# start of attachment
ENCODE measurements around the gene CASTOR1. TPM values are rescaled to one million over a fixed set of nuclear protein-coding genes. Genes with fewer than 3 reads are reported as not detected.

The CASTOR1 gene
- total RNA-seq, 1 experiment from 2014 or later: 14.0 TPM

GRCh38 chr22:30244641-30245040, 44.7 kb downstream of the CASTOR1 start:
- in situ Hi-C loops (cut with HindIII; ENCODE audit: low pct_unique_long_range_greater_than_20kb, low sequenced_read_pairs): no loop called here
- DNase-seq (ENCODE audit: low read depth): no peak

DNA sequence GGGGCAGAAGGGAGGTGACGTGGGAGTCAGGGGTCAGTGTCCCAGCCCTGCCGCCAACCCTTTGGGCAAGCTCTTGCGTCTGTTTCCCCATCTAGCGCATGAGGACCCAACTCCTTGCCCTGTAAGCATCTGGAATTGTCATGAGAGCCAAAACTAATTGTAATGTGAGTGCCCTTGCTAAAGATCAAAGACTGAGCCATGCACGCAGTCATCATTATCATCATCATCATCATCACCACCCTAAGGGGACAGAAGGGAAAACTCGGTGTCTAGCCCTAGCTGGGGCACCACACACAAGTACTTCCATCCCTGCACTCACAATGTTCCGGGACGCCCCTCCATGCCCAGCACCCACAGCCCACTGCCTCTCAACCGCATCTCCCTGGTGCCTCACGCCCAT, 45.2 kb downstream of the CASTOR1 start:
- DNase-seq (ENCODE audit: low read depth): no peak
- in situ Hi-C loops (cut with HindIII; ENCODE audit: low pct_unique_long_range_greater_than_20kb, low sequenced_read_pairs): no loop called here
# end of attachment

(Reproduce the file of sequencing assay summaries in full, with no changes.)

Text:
ENCODE measurements around the gene CASTOR1. TPM values are rescaled to one million over a fixed set of nuclear protein-coding genes. Genes with fewer than 3 reads are reported as not detected.

The CASTOR1 gene
- total RNA-seq, 1 experiment from 2014 or later: 14.0 TPM

GRCh38 chr22:30244641-30245040, 44.7 kb downstream of the CASTOR1 start:
- in situ Hi-C loops (cut with HindIII; ENCODE audit: low pct_unique_long_range_greater_than_20kb, low sequenced_read_pairs): no loop called here
- DNase-seq (ENCODE audit: low read depth): no peak

DNA sequence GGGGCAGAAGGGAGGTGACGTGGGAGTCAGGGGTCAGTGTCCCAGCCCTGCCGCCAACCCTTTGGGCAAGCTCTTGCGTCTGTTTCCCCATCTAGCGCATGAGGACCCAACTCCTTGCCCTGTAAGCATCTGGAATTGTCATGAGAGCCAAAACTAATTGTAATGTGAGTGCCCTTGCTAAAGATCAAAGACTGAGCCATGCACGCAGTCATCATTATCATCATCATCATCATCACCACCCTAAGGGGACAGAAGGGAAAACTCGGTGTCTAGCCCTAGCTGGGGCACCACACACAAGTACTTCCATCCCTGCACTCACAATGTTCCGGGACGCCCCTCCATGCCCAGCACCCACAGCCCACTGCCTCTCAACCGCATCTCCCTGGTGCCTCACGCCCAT, 45.2 kb downstream of the CASTOR1 start:
- DNase-seq (ENCODE audit: low read depth): no peak
- in situ Hi-C loops (cut with HindIII; ENCODE audit: low pct_unique_long_range_greater_than_20kb, low sequenced_read_pairs): no loop called here